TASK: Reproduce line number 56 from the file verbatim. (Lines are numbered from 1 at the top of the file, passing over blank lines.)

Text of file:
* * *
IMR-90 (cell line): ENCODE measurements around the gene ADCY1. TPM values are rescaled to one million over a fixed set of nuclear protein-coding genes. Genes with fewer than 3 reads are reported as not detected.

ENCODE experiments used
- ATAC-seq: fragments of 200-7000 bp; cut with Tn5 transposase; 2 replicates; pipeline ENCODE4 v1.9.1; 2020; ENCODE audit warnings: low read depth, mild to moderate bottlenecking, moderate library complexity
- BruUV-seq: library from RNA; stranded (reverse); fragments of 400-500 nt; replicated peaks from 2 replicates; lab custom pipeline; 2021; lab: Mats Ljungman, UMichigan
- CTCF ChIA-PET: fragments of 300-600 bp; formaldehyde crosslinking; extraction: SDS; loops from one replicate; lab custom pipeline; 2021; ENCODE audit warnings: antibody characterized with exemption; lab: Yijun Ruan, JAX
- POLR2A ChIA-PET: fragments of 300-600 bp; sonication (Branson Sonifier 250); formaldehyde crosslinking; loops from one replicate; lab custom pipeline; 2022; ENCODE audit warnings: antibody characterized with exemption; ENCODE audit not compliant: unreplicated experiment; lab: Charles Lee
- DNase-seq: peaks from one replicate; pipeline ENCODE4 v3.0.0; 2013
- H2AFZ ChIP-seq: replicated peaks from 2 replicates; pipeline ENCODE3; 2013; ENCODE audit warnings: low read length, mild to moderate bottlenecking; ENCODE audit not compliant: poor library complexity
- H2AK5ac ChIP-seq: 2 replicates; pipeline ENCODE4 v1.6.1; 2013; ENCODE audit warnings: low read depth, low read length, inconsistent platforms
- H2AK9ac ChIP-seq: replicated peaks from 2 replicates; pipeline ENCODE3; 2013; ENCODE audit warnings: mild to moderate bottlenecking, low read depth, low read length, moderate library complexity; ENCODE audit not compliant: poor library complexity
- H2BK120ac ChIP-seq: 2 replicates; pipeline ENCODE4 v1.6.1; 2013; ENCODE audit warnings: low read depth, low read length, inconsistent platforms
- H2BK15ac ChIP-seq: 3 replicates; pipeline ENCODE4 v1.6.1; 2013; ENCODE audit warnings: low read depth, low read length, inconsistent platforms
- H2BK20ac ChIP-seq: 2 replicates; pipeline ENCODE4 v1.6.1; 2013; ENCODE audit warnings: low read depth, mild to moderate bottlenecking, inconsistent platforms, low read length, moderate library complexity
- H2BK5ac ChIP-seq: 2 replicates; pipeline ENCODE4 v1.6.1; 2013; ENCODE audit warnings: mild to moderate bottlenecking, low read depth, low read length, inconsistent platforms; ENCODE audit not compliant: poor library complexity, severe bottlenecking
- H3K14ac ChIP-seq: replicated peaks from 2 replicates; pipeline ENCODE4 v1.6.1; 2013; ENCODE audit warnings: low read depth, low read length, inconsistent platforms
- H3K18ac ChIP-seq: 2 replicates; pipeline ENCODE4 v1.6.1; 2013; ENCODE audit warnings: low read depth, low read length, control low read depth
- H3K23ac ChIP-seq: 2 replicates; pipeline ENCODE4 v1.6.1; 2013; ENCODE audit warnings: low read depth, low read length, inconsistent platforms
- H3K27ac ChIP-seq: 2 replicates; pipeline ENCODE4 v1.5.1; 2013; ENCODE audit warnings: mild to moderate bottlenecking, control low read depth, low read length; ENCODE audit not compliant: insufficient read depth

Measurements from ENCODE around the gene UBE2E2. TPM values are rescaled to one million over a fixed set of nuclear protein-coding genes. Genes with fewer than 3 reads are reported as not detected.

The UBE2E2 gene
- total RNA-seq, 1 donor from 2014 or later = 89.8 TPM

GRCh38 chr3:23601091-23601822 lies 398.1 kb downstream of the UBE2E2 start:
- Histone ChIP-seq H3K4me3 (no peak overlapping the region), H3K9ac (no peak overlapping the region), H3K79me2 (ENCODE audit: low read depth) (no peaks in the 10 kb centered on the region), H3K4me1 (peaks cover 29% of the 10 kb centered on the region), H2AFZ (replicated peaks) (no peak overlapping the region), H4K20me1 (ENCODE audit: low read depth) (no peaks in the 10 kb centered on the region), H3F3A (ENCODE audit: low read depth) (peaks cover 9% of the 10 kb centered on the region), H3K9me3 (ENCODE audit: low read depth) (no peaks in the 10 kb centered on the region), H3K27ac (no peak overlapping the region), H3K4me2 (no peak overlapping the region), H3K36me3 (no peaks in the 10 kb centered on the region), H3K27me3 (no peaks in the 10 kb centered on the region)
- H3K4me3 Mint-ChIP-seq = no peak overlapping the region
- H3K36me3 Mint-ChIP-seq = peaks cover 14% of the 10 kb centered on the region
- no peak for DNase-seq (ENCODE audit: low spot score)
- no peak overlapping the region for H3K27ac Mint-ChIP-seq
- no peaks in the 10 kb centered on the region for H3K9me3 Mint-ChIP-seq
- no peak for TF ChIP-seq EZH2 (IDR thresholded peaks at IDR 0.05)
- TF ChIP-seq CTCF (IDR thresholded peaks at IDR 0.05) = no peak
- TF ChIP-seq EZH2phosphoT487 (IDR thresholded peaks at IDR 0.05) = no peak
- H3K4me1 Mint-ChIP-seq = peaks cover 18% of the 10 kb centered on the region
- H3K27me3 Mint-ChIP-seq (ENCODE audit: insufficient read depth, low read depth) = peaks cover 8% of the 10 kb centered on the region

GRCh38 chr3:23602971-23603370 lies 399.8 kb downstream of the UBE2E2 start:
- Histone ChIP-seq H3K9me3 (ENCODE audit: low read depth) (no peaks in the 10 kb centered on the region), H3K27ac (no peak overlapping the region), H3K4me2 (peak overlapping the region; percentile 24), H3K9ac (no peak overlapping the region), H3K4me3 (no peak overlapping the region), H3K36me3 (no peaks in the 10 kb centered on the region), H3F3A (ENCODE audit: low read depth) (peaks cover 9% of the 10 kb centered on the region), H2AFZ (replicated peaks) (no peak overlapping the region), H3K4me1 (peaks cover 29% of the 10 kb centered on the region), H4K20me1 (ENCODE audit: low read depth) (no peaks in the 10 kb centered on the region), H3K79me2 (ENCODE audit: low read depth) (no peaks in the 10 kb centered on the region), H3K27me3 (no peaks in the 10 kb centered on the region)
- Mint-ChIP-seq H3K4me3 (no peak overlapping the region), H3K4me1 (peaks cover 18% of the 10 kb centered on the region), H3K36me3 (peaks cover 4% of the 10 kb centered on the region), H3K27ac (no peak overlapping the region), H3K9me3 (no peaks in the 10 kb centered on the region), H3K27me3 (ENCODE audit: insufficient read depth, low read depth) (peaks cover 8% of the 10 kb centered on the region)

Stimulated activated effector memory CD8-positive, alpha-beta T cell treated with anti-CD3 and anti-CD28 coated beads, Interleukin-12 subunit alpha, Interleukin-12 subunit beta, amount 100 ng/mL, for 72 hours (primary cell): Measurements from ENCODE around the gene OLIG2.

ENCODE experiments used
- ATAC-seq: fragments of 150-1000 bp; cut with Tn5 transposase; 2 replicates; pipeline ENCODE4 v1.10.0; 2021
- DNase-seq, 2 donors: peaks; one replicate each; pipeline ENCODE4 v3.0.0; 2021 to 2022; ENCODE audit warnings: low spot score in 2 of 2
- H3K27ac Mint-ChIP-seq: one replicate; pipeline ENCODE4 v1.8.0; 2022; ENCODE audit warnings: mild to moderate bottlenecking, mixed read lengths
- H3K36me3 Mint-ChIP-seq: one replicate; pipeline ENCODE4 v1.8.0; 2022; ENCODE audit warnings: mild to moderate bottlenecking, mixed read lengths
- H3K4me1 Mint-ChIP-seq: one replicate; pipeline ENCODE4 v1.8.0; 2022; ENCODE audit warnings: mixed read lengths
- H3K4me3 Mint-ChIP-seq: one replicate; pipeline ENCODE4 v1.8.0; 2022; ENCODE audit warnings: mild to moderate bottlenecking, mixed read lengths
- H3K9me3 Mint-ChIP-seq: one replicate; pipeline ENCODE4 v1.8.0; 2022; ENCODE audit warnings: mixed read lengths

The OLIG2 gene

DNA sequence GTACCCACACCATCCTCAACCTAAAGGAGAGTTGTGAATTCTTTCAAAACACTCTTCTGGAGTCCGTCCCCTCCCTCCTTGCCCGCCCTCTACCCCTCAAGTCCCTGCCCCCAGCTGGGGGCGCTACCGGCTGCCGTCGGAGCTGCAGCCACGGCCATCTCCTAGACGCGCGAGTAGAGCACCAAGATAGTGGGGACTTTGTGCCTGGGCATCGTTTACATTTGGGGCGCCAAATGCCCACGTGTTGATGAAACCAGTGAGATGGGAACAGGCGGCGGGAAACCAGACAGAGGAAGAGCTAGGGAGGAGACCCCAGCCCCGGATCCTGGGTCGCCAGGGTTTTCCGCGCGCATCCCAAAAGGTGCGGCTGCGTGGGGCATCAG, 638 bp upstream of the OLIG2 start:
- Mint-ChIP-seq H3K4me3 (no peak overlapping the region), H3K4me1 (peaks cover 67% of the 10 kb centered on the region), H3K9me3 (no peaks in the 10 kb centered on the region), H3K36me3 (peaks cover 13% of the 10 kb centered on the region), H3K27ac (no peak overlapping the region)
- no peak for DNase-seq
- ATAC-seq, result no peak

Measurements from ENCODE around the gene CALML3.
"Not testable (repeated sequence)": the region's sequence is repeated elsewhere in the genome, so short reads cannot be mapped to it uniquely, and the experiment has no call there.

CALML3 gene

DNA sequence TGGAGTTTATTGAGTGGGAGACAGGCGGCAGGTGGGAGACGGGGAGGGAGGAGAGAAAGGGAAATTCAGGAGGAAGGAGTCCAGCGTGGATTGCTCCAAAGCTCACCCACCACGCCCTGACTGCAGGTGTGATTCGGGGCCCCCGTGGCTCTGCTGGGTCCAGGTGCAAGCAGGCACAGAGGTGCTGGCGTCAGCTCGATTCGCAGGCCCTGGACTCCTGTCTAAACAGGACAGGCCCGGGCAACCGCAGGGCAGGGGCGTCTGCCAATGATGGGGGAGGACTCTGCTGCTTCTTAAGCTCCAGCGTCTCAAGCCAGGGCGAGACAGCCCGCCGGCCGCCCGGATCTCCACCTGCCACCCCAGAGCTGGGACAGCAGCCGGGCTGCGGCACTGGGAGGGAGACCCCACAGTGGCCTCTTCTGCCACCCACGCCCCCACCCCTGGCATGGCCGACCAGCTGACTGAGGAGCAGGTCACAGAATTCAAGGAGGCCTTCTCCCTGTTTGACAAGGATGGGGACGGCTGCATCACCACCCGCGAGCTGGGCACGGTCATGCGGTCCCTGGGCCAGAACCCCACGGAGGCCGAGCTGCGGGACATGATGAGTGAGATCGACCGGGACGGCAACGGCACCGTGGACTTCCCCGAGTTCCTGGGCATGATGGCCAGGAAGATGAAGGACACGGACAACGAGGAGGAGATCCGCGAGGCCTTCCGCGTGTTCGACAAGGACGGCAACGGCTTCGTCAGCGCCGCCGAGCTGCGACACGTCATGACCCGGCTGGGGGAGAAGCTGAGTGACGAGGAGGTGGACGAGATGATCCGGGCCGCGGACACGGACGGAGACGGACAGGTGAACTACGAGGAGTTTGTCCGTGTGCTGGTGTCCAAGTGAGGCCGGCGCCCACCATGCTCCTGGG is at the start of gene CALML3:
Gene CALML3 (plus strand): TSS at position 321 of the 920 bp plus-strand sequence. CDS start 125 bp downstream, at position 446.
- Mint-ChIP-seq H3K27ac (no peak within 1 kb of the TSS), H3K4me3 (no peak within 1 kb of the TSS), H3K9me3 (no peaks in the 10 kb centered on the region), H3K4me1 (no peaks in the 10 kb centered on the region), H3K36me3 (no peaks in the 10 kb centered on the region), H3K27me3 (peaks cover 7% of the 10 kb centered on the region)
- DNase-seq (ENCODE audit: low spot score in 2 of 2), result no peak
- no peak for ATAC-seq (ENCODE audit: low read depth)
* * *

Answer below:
- Mint-ChIP-seq H3K27ac (no peak within 1 kb of the TSS), H3K4me3 (no peak within 1 kb of the TSS), H3K9me3 (no peaks in the 10 kb centered on the region), H3K4me1 (no peaks in the 10 kb centered on the region), H3K36me3 (no peaks in the 10 kb centered on the region), H3K27me3 (peaks cover 7% of the 10 kb centered on the region)